The GreenCitizen e-waste center opens on Friday April 22 at 1971 Shattuck Avenue (at University)

A new business will open tomorrow in downtown Berkeley, and it’s a fitting one for Earth Day: GreenCitizen is the latest outpost of a small chain of e-waste centers which aim to tackle the shameful statistic that 80% of electronic waste in the U.S. is dumped in the landfill or off-loaded to developing countries.

GreenCitizen, at 1971 Shattuck Avenue, will offer electronics recycling — be it computers, printers, televisions, cell phones, or batteries. It will also take styrofoam.

“We’re very excited to be opening in Berkeley,” said James Kao, GreenCitizen’s founder and CEO. The company launched on Earth Day 2005 in Palo Alto and also has two outlets in San Francisco. “We have developed a holistic approach to e-waste based on repair, recycling and re-use. Our aim is to reduce everyone’s carbon footprint.”

GreenCitizen’s Berkeley center
GreenCitizen’s Berkeley center

The process is straightforward, said Kao. There is ample parking outside the new store for customers to drop-off their electronics, and carts will be available for moving items. A global tracking system devised by GreenCitizen allows the company to monitor where each item is shipped. All the equipment is sent to two facilities in California and either recycled or re-used.

The Bay Area scores highly compared to other places when it comes to recycling electronics. According to a survey published by Retrevo, 52% of Bay Area residents say they recycle their electronic gadgets. The top four greenest metro areas of the country are the Bay Area, Washington D.C., Phoenix and Los Angeles. Overall, just 28% of respondents nationwide said they recycled their old gear.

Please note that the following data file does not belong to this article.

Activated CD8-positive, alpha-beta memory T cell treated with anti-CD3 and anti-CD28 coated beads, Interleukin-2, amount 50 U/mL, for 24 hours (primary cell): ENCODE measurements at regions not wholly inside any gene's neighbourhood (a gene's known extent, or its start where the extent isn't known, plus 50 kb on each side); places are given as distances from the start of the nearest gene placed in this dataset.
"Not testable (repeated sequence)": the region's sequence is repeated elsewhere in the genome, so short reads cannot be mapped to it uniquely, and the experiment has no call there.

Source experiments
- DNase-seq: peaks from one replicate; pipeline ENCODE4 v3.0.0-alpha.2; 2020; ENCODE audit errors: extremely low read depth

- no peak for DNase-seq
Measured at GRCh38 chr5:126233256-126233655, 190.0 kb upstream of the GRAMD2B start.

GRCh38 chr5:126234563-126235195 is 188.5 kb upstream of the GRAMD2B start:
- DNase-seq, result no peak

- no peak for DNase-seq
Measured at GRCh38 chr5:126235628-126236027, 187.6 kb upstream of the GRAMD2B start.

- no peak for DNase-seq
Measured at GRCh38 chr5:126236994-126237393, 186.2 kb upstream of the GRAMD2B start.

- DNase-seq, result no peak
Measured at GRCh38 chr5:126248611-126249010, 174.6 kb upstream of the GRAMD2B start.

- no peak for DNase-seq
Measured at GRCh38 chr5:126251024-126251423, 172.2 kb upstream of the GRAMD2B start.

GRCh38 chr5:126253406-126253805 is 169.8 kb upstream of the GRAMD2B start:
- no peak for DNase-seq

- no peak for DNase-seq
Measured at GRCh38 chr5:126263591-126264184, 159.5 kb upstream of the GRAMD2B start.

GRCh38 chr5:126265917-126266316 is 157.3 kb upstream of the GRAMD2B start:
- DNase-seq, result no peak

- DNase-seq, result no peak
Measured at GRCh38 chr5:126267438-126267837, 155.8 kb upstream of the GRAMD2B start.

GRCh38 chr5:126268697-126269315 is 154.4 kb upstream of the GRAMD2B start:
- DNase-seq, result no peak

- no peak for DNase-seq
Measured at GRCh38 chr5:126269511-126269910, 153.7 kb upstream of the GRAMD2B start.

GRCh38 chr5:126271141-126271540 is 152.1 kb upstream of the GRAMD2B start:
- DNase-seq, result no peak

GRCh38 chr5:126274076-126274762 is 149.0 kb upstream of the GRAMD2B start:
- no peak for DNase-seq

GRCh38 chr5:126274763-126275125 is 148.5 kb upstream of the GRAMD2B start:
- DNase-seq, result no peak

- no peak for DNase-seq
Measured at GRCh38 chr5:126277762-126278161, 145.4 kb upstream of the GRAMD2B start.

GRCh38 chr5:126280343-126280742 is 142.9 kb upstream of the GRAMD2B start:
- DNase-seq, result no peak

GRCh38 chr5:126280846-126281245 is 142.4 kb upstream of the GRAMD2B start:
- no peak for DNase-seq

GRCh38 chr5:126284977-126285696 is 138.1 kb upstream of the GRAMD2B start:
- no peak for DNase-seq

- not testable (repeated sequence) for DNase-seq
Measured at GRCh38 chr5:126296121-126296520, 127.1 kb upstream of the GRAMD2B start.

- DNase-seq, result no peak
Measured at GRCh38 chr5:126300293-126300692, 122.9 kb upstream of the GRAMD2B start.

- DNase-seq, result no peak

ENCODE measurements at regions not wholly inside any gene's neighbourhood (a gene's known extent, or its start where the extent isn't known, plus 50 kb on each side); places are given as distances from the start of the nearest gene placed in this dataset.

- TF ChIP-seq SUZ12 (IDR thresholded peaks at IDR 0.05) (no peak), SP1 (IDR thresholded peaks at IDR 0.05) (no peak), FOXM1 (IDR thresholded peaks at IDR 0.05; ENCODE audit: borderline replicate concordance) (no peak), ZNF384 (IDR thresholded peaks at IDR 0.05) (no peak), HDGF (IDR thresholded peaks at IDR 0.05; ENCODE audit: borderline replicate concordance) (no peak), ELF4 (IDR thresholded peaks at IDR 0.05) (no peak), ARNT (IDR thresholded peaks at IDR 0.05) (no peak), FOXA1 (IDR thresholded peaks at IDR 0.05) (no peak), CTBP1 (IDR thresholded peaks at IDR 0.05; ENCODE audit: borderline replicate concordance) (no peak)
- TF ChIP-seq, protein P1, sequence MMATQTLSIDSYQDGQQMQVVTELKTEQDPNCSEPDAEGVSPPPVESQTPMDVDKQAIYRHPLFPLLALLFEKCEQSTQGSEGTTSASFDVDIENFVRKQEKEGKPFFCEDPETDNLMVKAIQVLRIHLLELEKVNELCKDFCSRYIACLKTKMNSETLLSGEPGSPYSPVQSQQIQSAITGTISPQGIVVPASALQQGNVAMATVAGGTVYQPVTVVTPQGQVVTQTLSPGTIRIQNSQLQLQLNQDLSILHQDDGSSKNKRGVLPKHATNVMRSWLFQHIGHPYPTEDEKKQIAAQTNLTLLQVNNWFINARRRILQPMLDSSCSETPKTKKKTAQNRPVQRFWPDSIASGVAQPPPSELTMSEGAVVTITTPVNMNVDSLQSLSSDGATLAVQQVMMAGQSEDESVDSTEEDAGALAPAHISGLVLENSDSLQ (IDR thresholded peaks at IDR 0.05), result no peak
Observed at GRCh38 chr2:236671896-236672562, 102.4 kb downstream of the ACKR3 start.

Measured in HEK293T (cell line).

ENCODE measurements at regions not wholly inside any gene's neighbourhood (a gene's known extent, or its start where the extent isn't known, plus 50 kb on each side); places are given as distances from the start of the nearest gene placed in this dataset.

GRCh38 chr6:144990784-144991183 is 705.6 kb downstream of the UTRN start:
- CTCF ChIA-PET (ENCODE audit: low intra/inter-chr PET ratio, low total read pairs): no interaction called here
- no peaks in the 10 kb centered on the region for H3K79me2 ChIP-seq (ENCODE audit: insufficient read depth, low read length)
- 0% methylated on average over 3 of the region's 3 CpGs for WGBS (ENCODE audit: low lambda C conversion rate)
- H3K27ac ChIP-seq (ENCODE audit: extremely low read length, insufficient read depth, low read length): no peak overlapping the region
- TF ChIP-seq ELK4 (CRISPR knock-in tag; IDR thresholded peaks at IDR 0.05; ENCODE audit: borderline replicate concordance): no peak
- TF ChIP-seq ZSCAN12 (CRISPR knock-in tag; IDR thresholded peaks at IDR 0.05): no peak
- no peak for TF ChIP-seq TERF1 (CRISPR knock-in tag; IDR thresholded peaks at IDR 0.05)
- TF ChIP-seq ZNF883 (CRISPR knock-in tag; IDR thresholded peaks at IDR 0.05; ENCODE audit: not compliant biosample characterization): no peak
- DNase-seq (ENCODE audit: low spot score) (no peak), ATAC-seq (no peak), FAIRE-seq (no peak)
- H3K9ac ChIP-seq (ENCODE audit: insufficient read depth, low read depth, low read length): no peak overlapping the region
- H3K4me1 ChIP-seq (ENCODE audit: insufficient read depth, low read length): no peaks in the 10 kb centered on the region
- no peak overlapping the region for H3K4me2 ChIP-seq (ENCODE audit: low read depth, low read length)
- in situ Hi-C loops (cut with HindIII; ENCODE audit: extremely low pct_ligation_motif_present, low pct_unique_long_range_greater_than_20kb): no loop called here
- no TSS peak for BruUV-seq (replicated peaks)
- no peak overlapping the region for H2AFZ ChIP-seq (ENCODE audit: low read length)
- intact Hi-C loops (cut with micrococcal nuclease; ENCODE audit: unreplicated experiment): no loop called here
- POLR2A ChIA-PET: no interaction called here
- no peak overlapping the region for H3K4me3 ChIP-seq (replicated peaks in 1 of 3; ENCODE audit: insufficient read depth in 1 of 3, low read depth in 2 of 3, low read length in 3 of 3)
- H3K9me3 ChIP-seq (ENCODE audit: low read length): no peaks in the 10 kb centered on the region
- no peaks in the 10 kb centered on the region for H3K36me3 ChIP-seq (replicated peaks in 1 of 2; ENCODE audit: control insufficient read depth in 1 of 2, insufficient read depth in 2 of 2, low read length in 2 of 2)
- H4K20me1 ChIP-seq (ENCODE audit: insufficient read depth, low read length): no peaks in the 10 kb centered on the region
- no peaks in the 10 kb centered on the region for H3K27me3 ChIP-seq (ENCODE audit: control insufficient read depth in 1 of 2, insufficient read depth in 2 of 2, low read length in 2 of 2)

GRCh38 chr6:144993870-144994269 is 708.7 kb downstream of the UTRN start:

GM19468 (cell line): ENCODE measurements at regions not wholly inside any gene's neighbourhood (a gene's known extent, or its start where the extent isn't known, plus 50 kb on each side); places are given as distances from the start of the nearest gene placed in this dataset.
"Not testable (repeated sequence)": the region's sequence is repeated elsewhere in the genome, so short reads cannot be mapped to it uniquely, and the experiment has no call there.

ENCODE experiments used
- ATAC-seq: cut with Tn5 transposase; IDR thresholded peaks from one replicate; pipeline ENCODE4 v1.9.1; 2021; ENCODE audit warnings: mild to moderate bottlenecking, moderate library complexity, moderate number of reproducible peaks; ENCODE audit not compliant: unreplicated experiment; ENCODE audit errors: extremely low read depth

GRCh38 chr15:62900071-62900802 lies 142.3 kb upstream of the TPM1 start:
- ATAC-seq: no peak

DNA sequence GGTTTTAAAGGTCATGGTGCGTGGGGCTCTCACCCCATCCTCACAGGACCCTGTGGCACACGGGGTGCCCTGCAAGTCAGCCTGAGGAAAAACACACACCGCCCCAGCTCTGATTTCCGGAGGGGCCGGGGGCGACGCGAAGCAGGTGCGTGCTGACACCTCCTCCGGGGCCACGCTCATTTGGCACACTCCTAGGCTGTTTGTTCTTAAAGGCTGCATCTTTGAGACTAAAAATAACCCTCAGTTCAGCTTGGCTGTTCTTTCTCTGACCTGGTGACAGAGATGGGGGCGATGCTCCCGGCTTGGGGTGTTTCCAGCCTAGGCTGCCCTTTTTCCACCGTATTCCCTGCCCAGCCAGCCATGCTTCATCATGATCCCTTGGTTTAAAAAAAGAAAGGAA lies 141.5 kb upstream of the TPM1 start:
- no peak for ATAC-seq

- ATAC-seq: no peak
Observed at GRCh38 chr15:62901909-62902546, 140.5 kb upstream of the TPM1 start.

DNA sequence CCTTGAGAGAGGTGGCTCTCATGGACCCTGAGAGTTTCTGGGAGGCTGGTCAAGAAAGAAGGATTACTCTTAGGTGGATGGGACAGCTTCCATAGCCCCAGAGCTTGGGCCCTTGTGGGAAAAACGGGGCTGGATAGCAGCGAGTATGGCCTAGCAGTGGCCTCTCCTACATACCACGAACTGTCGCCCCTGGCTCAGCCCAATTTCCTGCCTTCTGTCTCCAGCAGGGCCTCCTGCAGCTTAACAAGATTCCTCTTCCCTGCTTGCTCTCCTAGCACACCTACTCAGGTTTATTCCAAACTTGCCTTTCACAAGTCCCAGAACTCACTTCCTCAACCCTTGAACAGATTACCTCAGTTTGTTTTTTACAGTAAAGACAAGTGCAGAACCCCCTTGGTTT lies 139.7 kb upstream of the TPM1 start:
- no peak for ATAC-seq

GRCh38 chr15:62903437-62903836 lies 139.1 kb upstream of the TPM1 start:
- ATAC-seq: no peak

Along with responsible electronics recycling, GreenCitizen offers online and in-store repair services designed to keep electronic equipment running for as long as possible, and business pickup and data security services such as hard-disk destruction and cell phone erasure, both of which deter identity theft.

Kao said the service, which is can be free or come with a small charge depending on the item, is not seen by city recycling services as competition. “Cities are over-stretched and often refer business to us. They don’t always have the expertise either, such as with dealing with styrofoam.”

GreenCitizen will hold a grand opening party on Friday April 22 at 1pm. It will then be open Monday through Saturday from 10am-6pm. To mark the occasion of its Berkeley opening, it is offering free e-waste recycling through May 31.

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Tracey Taylor is co-founder of Berkeleyside and co-founder and editorial director of Cityside, the nonprofit parent to Berkeleyside and The Oaklandside. Before launching Berkeleyside, Tracey wrote for...